Part 3: post production mixing
This ‘session story’ is part 3 of the behind-the-scenes description of the making of Old Man Luedecke’s most recent recording “Domestic Eccentric”. Go here to read Part 1 and here for Part 2. This post will talk about how the mixing stage of the production played out.
The entire session for Domestic Eccentric was recorded in Merging Technologies Pyramix at 96kHz sampling rate and a 24 bit word length. Once the tracks were recorded, they stayed “in the box” from editing through to the final mix. “In the Box” refers to how the audio, once digitized, stays in its digital domain all the way through post production (no intermediary conversions to analogue then back to digital). The audio was processed 100% via specially chosen, high quality VST plugins. Staying in the box allows for very efficient total recall of all mix parameters and automation. When the mixes are revised, it became a streamlined operation to update and bounce new versions for continued listening by Tim and Chris. Studio monitoring was through a Grace Design m904 monitor controller with the primary speakers being Dynaudio Acoustics BM-15A. As mixing progressed alternate monitoring environments were employed to ensure optimum compatibility on a wide variety of playback scenarios. Mixes were checked in the car, on headphones, small speakers, computer speakers, Sonos speakers and more.
Before flying back to Nashville after our recording sessions,Tim O’Brian and Chris (Old Man) came by my studio to rough in the overall balance and double check timbers and overall feel for the mix on a tune by basis. As we listened to each track, the presence of the cabin’s acoustics in the overall mix was the first to be discussed . As mention in part 2, I recorded the room through 2 omnidirectional microphones so it could be mixed in (or out) as the music demanded. There were some tunes where the cabin takes an important roll in the overall vibe.
On the contrary, there were tunes where the cabin ambience wasn’t necessarily helping out the intent of the music and lyric. In these cases I turned to a tool which I use very regularly, Altiverb. Altiverb is a convolution reverb (featuring top quality samples of real spaces to create reverb) that is very flexible and sounds fantastic. We flipped through some different possibilities and found a room that Tim had actually worked in: Sound Kitchen Studios in Nashville. This reverb was very compatible with the sound of Chris’ cabin and added a little more depth and decay to tunes that required a more diffuse ambient field.
In addition to reverb, EQ and dynamic processing was used to shape the sounds and help them fit around the vocal. Old Man Luedecke’s music is driven by his clever, witty and meaningful lyrics. The mix played a critical roll in delivering this message to the listener. On this session I primarily used plugins by iZotope and Sonnox. iZotope‘s Ozone is an extremely versatile and high quality plugin that controls dynamic range and equalization using a very intuitive flexible interface. Sonnox plugins are extremely well designed, excellent sounding tools providing a wide range of processing options.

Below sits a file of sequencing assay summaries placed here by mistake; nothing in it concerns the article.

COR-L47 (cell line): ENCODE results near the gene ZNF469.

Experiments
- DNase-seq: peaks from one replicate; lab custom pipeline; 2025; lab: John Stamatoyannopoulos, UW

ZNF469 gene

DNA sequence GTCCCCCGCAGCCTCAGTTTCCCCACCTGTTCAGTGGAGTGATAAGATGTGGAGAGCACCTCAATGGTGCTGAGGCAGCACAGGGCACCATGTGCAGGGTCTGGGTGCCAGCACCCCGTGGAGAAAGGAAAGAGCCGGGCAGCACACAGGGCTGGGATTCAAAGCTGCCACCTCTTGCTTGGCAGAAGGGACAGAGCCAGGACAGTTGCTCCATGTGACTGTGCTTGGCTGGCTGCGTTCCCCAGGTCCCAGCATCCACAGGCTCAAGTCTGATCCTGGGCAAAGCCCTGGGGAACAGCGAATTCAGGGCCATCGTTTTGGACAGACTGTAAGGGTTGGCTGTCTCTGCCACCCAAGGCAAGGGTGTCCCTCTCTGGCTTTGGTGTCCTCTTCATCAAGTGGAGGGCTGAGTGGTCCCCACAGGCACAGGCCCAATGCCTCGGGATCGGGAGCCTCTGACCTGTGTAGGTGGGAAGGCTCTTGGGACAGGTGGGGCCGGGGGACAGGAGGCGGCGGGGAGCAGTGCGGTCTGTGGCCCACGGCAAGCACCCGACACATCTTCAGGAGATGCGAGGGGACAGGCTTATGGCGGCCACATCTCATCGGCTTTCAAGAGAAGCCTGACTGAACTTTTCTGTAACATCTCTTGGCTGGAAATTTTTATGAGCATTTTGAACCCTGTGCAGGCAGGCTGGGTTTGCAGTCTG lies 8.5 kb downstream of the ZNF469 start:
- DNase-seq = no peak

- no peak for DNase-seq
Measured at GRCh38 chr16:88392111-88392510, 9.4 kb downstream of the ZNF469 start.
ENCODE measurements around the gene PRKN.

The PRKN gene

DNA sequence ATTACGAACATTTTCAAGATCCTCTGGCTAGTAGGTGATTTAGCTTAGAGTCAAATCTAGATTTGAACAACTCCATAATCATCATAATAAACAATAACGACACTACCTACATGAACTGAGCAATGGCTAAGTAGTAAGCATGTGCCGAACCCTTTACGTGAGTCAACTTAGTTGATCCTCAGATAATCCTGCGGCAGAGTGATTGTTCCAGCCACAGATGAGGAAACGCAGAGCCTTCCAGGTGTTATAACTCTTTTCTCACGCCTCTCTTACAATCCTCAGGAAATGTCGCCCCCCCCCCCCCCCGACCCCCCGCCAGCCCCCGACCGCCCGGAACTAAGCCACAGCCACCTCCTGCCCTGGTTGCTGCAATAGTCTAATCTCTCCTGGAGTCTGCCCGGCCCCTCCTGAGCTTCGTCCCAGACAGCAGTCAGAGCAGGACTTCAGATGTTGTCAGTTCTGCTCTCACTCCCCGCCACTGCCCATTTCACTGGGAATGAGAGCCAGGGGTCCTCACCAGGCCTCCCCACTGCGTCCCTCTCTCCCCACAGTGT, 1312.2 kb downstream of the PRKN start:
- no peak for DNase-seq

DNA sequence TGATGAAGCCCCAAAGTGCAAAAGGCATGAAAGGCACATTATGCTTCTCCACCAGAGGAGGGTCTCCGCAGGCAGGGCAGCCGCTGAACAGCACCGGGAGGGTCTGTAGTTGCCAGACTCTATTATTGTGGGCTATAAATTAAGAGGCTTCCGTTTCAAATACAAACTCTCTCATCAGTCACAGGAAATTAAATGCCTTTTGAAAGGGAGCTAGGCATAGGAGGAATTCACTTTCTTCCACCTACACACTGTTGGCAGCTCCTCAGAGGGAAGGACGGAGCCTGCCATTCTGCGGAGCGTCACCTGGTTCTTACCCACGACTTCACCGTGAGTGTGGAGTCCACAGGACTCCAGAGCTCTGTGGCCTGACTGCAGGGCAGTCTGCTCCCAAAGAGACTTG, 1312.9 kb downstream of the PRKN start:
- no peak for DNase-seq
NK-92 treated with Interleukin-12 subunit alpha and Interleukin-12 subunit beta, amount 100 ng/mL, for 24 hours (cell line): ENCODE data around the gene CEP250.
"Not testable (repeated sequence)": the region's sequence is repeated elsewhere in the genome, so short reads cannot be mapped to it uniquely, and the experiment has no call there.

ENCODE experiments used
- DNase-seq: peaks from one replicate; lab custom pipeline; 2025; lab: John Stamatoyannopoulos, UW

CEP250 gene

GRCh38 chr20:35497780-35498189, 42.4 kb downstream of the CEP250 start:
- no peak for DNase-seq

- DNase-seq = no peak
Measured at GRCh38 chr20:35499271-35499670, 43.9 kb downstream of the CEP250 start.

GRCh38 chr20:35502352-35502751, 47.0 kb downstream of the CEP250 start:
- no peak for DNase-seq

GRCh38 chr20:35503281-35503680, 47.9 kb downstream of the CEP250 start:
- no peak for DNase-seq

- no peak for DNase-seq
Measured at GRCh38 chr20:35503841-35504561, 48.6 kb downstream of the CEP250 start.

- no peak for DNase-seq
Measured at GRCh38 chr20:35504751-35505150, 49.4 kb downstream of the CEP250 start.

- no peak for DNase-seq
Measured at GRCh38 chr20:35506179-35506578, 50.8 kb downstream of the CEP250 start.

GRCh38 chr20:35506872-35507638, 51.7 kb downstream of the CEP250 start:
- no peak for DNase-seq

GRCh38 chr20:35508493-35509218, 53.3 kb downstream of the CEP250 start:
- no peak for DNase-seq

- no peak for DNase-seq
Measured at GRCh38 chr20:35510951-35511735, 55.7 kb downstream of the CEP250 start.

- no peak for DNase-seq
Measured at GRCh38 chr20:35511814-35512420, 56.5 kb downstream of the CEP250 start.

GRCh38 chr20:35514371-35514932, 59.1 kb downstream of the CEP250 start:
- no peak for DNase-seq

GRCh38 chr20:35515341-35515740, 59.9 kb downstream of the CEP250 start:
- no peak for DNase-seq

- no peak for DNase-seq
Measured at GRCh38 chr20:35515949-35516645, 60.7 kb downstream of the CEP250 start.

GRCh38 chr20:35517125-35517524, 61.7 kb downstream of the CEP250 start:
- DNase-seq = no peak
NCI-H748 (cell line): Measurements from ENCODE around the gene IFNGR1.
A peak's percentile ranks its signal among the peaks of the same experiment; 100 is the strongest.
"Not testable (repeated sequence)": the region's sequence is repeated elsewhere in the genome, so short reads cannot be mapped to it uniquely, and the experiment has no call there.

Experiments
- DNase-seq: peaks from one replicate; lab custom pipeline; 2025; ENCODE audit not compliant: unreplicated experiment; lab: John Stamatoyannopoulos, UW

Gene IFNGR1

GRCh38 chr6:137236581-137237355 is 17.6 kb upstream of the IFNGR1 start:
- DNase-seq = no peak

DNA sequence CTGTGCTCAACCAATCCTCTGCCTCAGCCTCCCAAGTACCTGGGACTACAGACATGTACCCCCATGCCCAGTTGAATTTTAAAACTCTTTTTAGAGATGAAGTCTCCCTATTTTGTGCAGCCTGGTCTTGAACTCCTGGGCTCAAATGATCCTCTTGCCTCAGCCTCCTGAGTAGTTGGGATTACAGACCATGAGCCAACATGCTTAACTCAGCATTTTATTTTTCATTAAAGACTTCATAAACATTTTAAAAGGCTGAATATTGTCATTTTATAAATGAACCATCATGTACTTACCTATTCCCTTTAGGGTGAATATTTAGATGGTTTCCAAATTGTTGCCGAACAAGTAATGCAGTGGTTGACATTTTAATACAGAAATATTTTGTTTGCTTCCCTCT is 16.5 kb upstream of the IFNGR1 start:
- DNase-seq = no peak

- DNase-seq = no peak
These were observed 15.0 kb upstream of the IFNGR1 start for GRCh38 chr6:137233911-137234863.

One of my favorite plugin from Sonnox is Oxford Dynamics. It is a standard compressor/limiter but it has one unique, very simple but extremely effective control: warmth. Although simply named, this control adds a variable amount of harmonic distortion, allowing for a precise analogue shaping of the signal.
In Part 2 of this session story series, I talked about the variety I microphones that were used on this session (ribbon, large diaphragm condenser, small diaphragm condenser) and it’s in the mix stage that I turn to these different options to build the overall sound for each track. What was chosen depended on the instrument, the way it was being played and ultimately how it will combine with the other elements of the arrangement whether its Tim’s fiddle, Jennah’s backing vocal or Nick’s drumming. Sometimes it was a single microphone, other times a combination of mics were used to achieve the final sound.
As the mixing process continued, revisions were posted to SoundCloud for Tim O’Brian to review and provide either feedback or approval. Old Man Luedecke, who lives 15 minutes down the road, would drop by to check in on the mixes and provide critical feedback. Once we felt the mixes were done, everything was uploaded to David Travers Smith in Toronto who did the mastering on the project.
Several revisions of the master were carried out with Chris and I critically listening to make sure these last tweaks to the sound were making the improvements we hoped for. Following the CD mastering David Travers Smith also re-mastered for the vinyl release. The audio specifications for vinyl pressing is very different to that of CD and a whole set of new choices needed to be made as a result (for example, highly dynamic tracks do not fair well on the inside grooves of an LP).
Mixing is an involved step of music production where sonic textures can be shaped and the message behind the tune enhanced and delivered. I find it one of the most rewarding steps in the music recording process.
Go buy a copy Old Man Luedecke’s CD, Domestic Eccentric here, and enjoy music made with lots of love and passion.
Domestic Eccentric recently won the 2017 East Coast Music Awards for Album of the Year.
Have questions? Drop me a comment below.